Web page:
Could there be a law to protect the free choice of operating system?

Albert Dengg albert at
Tue Mar 5 16:40:19 UTC 2013

On Tue, Mar 05, 2013 at 04:20:11PM +0000, howard wrote:
> I think the car analogy is quite meaningless. The car manufacturers
> are entirely responsible for the car as a system and cannot sell it
> without stringent safety criteria being met. This would not be
> possible without them having control over the components and their
> integration into the whole system. There are bits they could leave
> out such as radios but not anything necesaary to drive the car.
well, i did not bring it up, i was just repling to the topic at hand...
as for only beeing able to sell as whole:
i don't think it's true, as there are also for example kit cars...but
that is getting quite offtopic here.

> The OS in a computer is more like the driver of the car. The car
> company is not responsible for how anyone drives, provided the car
> is designed in such a way to make it safe for suitable drivers (e.g.
> not children, or people who have some disability unless it has been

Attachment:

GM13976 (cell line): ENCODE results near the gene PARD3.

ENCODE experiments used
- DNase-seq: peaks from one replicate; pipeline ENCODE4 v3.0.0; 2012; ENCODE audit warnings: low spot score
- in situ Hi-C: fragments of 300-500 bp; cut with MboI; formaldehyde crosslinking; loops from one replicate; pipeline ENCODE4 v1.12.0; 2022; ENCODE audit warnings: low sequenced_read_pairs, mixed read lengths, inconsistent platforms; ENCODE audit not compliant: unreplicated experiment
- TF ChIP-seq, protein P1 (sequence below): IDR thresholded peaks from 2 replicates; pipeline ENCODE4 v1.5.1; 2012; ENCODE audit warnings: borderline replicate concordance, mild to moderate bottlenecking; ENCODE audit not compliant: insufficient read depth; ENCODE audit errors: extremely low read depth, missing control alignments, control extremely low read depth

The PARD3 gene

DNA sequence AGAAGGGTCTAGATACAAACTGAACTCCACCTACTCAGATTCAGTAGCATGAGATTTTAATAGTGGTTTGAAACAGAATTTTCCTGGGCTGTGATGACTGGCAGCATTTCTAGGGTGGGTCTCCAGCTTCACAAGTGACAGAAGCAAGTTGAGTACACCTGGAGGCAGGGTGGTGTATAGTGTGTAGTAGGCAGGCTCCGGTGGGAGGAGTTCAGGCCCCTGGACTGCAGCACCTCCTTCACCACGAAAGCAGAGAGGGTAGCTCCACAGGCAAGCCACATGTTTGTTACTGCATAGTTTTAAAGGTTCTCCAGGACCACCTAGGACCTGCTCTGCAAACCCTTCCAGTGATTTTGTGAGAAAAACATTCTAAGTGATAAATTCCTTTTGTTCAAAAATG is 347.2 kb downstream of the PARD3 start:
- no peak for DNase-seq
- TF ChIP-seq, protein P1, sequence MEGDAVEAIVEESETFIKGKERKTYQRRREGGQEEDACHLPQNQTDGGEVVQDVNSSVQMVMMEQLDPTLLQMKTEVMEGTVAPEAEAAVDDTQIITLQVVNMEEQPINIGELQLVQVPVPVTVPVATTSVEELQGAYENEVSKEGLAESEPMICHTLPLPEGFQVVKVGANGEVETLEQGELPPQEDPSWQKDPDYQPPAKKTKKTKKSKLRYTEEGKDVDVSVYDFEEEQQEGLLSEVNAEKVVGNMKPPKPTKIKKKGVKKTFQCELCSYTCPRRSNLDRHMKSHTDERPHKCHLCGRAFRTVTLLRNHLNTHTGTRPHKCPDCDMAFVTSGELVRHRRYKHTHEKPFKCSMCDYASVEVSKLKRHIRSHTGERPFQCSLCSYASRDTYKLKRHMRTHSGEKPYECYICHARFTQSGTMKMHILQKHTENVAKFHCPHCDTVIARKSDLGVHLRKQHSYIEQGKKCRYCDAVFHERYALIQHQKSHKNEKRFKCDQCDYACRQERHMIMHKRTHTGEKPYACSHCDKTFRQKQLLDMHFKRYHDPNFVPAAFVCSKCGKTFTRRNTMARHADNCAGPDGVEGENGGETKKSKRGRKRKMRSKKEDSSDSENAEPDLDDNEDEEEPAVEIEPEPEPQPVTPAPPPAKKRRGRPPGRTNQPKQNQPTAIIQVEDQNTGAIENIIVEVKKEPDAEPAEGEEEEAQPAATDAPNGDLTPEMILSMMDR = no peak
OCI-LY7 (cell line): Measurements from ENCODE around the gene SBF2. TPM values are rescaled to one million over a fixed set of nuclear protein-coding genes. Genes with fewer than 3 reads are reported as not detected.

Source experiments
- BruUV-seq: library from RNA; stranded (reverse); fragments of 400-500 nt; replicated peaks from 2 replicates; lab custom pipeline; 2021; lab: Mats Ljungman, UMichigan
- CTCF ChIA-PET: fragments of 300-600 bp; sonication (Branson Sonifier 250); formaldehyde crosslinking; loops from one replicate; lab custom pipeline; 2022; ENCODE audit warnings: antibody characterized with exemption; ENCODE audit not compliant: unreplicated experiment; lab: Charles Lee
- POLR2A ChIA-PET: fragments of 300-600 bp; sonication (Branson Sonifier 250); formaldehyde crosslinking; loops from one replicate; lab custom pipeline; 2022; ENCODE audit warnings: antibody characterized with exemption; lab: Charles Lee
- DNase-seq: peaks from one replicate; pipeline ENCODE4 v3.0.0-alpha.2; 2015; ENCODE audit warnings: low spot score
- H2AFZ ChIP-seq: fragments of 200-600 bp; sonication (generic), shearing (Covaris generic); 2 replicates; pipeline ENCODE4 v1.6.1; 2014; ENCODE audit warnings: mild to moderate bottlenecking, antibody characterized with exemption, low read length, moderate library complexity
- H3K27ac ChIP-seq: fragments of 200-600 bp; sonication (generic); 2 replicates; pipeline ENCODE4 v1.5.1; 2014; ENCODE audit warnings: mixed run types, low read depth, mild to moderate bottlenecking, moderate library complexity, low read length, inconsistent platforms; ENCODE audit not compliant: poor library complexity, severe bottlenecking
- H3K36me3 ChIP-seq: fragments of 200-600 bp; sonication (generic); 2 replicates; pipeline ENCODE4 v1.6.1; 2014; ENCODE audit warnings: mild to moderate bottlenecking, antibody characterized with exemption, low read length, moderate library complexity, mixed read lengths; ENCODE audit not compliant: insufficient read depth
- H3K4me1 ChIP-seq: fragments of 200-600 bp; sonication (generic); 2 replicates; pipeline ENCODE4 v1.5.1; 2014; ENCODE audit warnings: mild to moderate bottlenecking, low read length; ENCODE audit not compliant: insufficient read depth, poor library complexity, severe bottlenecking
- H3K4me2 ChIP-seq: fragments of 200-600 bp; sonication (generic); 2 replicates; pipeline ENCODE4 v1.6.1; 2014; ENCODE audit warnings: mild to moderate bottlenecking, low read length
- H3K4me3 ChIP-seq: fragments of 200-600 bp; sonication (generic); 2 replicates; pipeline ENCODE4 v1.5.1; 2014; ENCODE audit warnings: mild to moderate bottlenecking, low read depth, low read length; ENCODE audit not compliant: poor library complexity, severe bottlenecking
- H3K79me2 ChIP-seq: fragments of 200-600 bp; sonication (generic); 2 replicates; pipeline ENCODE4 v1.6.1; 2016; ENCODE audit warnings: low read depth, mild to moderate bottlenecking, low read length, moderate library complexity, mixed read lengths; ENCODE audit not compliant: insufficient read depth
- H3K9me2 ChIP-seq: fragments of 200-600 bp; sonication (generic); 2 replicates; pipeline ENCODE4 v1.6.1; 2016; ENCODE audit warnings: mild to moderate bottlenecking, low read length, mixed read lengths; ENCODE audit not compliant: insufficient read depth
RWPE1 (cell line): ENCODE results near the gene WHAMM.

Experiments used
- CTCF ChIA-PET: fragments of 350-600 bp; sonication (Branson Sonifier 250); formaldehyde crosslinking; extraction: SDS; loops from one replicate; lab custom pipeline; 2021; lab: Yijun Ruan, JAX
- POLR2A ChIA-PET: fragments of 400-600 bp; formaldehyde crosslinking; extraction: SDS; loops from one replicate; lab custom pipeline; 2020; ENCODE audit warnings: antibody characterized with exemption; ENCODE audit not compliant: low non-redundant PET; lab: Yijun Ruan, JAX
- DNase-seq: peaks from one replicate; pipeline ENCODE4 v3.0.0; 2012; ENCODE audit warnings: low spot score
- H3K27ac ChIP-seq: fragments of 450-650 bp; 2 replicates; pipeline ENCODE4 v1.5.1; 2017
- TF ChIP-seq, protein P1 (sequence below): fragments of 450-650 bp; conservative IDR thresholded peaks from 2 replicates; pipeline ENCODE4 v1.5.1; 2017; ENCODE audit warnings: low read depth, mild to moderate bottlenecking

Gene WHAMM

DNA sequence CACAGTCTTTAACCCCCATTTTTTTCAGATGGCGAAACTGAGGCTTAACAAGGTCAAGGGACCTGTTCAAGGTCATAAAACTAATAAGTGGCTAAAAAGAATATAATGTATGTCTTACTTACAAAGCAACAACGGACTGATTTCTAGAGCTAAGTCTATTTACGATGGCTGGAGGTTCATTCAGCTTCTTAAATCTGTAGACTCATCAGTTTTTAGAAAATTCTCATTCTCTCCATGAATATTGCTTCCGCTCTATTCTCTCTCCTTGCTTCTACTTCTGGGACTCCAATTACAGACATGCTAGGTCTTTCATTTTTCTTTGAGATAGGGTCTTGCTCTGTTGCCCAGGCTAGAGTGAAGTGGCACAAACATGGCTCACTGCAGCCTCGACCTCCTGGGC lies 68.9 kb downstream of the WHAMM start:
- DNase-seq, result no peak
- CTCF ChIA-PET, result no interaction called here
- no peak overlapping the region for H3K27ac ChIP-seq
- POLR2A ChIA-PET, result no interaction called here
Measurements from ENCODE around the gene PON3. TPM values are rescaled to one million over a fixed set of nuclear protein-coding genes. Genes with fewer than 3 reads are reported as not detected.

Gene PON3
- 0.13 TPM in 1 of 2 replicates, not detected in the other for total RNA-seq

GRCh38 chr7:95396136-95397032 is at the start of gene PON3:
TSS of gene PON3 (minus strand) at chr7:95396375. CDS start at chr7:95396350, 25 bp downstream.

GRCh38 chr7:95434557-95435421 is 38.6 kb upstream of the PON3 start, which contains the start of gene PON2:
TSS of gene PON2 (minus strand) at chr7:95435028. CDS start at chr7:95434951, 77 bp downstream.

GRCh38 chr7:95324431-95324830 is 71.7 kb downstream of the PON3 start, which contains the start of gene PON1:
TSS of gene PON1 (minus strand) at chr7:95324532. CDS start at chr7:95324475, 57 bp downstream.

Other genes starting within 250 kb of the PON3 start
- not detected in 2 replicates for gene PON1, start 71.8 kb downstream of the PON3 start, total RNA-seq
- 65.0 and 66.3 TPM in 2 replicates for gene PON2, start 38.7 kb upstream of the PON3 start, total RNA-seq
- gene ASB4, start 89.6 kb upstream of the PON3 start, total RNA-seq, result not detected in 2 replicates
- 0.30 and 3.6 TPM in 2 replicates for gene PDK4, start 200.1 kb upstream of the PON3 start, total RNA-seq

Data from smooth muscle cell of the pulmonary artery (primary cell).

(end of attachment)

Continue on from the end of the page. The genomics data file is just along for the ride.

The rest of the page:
> modied). Computers can run perfectly well under many different
> operation systems provided they are built with the appropriate
> compatibility. The monopoly enjoyed by Microsoft prevents consumers
> choosing their OS of choice. For software that runs under Windows I
> prefer XP, but my laptop bundled with Windows 7 home edition cannot
> be "downgraded" to XP. This is quite wrong and trading standards
> organisations are wrong to let MS get away with their domination of
> the hardware manufacturers and retail distributer network.
well, while somewhat true this is not completly the point here either...
even though the car company might not get sued for something the driver
does...nobody has ever tried to sue MS or the hardware vendor for what
the user does with the computer.

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